Rugby ears (petrified auricles)

Case contributed by Dr Jan Frank Gerstenmaier


A professional rugby player presented to the ED following a head clash during a match. There was loss of consciousness for 10 minutes, but on arrival he had a GCS of 15/15.

Patient Data

Age: 30
Gender: Male

Unenhanced CT brain

Indication: Blunt head injury with 10 minute loss of consciousness.

Incidental finding of petrified auricles, otherwise normal CT brain.

Case Discussion

Petrified auricles as a complication of traumatic auricular haematoma is most common among forwards in the rugby union, but is also seen in participants of other contact sports such as boxing, wrestling, mixed martial arts and vale tudo1. Acrobatic manipulation of ears by teenagers has been described as the aetiology2. The condition has also been described as a complication of bluetooth headset use3.

Other causes of petrified ear include hypothermia and frostbite, or hypercalcaemia secondary to a metabolic or endocrine disorder, such as Addison's disease or hyperparathyroidism (4).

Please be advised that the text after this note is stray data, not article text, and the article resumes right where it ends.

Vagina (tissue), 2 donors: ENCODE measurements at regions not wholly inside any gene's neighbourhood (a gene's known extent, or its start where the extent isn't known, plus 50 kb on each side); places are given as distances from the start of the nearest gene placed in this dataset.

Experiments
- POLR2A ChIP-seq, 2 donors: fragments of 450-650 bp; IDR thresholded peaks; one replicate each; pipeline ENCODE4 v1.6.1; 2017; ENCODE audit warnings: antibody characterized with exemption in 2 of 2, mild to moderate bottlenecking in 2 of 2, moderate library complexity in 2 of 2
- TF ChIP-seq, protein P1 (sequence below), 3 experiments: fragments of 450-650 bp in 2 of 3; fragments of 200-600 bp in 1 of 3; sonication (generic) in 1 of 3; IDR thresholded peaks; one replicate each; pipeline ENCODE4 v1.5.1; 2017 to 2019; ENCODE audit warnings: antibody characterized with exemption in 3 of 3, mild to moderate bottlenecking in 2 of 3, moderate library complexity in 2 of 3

Cauliflower ear is the name given to auricular hematoma that occurs due to blunt trauma, and is left untreated. The precise location of the hematoma is unclear, but positions between the perichondrium and cartilage, or intracartilaginous have been proposed. Complications include infection, cartilage necrosis, contracture, and neocartilage formation, with eventual ossification. This can be prevented by prompt treatment, such as aspiration and silicone splints (5).  

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Case information

rID: 21600
Published: 2nd Feb 2013
Last edited: 16th Jul 2018
System: Head & Neck
Inclusion in quiz mode: Included

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